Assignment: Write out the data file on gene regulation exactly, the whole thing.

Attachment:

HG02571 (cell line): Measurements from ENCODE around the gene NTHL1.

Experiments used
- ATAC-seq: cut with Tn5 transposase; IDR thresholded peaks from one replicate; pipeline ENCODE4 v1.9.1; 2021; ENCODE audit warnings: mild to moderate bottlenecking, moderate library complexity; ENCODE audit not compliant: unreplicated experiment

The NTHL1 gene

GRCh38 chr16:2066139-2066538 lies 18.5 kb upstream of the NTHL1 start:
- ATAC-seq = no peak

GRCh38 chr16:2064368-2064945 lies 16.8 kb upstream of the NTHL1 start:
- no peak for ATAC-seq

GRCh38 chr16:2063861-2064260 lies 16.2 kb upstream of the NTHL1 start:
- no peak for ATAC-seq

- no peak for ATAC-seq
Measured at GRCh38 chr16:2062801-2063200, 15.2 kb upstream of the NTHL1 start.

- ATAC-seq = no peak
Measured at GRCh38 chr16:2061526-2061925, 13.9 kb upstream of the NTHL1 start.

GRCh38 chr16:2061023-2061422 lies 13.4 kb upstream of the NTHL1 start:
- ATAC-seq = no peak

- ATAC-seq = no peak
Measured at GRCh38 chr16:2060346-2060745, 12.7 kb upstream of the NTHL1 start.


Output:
HG02571 (cell line): Measurements from ENCODE around the gene NTHL1.

Experiments used
- ATAC-seq: cut with Tn5 transposase; IDR thresholded peaks from one replicate; pipeline ENCODE4 v1.9.1; 2021; ENCODE audit warnings: mild to moderate bottlenecking, moderate library complexity; ENCODE audit not compliant: unreplicated experiment

The NTHL1 gene

GRCh38 chr16:2066139-2066538 lies 18.5 kb upstream of the NTHL1 start:
- ATAC-seq = no peak

GRCh38 chr16:2064368-2064945 lies 16.8 kb upstream of the NTHL1 start:
- no peak for ATAC-seq

GRCh38 chr16:2063861-2064260 lies 16.2 kb upstream of the NTHL1 start:
- no peak for ATAC-seq

- no peak for ATAC-seq
Measured at GRCh38 chr16:2062801-2063200, 15.2 kb upstream of the NTHL1 start.

- ATAC-seq = no peak
Measured at GRCh38 chr16:2061526-2061925, 13.9 kb upstream of the NTHL1 start.

GRCh38 chr16:2061023-2061422 lies 13.4 kb upstream of the NTHL1 start:
- ATAC-seq = no peak

- ATAC-seq = no peak
Measured at GRCh38 chr16:2060346-2060745, 12.7 kb upstream of the NTHL1 start.